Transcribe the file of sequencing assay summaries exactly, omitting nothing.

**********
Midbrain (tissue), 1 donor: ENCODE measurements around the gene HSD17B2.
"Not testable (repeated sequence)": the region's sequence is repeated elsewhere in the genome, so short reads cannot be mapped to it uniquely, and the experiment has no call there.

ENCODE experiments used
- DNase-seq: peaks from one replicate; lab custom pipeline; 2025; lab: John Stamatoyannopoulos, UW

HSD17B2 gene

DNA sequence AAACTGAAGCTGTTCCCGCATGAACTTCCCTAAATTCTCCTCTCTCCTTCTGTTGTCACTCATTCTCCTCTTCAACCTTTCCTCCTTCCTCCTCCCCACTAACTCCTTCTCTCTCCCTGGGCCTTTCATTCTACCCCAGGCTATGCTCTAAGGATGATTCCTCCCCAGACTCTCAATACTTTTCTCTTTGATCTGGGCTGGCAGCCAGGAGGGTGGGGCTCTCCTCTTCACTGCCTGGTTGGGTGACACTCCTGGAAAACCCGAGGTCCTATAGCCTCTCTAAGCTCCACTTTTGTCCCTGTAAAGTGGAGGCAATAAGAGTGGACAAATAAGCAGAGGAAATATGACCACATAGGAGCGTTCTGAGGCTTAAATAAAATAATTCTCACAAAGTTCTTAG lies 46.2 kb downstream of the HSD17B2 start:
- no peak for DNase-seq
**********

Midbrain (tissue), 1 donor: ENCODE measurements around the gene HSD17B2.
"Not testable (repeated sequence)": the region's sequence is repeated elsewhere in the genome, so short reads cannot be mapped to it uniquely, and the experiment has no call there.

ENCODE experiments used
- DNase-seq: peaks from one replicate; lab custom pipeline; 2025; lab: John Stamatoyannopoulos, UW

HSD17B2 gene

DNA sequence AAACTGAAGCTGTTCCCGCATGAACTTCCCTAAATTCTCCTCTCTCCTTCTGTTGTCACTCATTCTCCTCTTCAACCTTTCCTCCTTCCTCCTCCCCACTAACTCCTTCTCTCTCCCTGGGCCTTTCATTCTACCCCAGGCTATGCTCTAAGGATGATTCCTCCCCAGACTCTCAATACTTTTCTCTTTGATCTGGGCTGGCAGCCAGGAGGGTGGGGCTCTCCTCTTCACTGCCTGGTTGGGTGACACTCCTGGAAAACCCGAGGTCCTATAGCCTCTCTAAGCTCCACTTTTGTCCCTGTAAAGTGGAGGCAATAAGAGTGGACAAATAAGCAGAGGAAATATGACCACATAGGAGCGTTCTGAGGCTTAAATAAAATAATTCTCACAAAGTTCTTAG lies 46.2 kb downstream of the HSD17B2 start:
- no peak for DNase-seq